The Extraordinary Image reads fluidly, but is hampered by its choice of rhetorical style. Kolker frames it as a personal book, in which he is ever-present; the insights are styled as his thoughts about and his relationship with various movies. As a result there is more I, me, and mine here than in the George Harrison lament from Let It Be (1970). At times this comes across as self-indulgent, even when Kolker is making an intriguing point. (“Looking closely at a film’s characters is an interesting exercise for me because I tend to see characters as part of the spatial totality of the film.”) This approach also encourages assertion over argument (“this is the paradox of deep focus . . . the more we see, the less we know”), which can raise doubts in the reader that might have been anticipated and met head-on with some supporting elaborations.
Almost all of Hitchcock’s greatest scenes are wordless.
An unavoidable challenge of Kolker’s project is that although it is common to speak reverently of Hitchcock, Welles, and Kubrick in one breath, their work does not integrate seamlessly, and Kolker’s often strained efforts to unify the volume thematically tend to fall short. Certainly, “What each of these filmmakers have in common is an uncommon control over their medium and their filmmaking lives.” In the most Kubrickian sentence you will ever read, Kolker quotes from a letter the director wrote to Columbia Pictures: “I must have complete total final annihilating artistic control over the picture.” Hitchcock’s fame and commercial power got him close to that level of autonomy; Welles chose the more quixotic path of financing his own films.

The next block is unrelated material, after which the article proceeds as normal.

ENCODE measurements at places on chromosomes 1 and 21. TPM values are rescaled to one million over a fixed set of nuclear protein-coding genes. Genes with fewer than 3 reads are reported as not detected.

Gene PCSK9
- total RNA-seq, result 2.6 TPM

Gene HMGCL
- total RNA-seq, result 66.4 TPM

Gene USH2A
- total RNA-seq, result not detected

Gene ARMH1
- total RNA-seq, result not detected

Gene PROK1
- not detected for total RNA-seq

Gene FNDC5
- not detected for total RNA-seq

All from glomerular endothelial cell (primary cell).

And there is that Welles-Hitchcock-Welles triptych of Touch of Evil (1958), Psycho (1960), and The Trial (1962) that does weave through the careers of the two men. In Touch of Evil, Janet Leigh is menaced in a shabby, remote motel overseen by the strange, lanky Dennis Weaver; in Psycho Anthony Perkins slips into Weaver’s shoes and Leigh meets with a more gruesome fate; in The Trail it is Perkins who has fallen into (literally) Kafkaesque disorder (and Jeanne Moreau can be seen as the mirror-image descendant of the previously tormented Leigh).